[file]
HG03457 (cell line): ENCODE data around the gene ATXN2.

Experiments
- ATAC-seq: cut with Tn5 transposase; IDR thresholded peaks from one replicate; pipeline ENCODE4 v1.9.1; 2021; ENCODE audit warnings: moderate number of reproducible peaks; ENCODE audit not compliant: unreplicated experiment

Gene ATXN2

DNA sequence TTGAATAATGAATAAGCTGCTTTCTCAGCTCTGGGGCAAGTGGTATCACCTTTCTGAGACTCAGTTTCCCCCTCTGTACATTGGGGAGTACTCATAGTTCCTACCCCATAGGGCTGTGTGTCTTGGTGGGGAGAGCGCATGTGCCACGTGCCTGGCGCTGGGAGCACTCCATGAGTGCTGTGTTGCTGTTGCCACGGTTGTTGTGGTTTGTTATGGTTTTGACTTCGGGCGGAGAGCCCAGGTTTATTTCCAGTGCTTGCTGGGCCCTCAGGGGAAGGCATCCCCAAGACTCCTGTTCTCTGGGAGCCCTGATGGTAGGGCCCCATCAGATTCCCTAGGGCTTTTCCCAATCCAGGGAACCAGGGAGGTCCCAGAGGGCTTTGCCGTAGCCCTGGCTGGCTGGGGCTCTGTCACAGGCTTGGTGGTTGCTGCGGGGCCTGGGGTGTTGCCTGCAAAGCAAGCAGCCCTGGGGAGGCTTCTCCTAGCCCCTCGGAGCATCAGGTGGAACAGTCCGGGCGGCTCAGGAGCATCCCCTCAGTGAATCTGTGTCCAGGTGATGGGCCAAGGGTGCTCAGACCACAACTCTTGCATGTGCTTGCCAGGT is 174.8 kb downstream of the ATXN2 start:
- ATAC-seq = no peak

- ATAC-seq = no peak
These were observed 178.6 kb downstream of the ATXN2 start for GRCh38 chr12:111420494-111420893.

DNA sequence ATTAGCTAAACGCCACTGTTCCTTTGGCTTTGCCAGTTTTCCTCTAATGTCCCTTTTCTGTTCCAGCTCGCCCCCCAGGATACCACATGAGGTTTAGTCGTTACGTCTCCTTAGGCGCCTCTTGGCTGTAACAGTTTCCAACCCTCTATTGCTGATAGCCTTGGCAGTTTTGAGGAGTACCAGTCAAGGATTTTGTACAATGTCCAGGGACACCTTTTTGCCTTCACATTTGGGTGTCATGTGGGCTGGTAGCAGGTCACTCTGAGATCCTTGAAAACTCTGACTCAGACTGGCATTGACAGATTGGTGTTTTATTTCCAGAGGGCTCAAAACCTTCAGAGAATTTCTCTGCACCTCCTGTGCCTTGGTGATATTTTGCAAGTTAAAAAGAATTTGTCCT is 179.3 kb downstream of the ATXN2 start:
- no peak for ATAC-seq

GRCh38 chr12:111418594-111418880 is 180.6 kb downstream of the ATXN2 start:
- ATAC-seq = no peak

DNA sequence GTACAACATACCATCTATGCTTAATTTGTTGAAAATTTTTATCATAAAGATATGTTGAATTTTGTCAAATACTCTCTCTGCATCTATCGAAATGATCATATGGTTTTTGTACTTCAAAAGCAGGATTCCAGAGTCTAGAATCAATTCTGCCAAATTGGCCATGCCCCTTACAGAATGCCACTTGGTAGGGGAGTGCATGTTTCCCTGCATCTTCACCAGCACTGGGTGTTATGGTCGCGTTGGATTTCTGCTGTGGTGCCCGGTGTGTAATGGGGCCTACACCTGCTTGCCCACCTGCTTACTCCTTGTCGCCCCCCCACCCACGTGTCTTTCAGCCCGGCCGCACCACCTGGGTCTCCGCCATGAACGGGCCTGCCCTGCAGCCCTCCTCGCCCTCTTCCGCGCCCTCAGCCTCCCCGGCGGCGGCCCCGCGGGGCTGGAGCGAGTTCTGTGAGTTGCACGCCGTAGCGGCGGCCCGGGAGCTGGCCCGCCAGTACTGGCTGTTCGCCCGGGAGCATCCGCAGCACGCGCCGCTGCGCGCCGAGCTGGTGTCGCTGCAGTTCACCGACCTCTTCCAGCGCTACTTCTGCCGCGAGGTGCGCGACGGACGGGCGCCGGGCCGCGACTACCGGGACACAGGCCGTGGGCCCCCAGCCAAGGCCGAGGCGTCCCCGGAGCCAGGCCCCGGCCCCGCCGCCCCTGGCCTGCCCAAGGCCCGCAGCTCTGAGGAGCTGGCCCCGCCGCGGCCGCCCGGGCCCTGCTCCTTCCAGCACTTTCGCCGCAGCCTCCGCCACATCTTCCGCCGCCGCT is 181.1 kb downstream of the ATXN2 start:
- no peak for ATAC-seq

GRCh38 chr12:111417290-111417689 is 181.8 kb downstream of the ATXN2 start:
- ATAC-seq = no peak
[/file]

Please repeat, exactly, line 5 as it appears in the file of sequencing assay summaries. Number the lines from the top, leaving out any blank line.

DNA sequence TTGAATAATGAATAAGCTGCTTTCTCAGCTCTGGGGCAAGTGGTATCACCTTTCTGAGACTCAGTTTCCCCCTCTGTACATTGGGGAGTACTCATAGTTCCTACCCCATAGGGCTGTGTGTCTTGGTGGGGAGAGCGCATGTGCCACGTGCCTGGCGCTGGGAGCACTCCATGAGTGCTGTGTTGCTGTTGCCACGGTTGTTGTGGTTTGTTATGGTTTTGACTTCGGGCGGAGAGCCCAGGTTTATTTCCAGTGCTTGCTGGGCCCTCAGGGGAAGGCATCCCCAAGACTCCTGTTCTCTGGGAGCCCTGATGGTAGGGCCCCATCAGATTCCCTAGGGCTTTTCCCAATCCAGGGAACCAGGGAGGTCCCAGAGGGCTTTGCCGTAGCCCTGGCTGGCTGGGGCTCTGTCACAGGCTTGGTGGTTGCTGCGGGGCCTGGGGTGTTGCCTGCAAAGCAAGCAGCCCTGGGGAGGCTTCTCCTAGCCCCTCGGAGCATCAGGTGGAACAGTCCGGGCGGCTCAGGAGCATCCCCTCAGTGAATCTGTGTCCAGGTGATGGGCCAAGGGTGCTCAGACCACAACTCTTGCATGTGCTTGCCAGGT is 174.8 kb downstream of the ATXN2 start: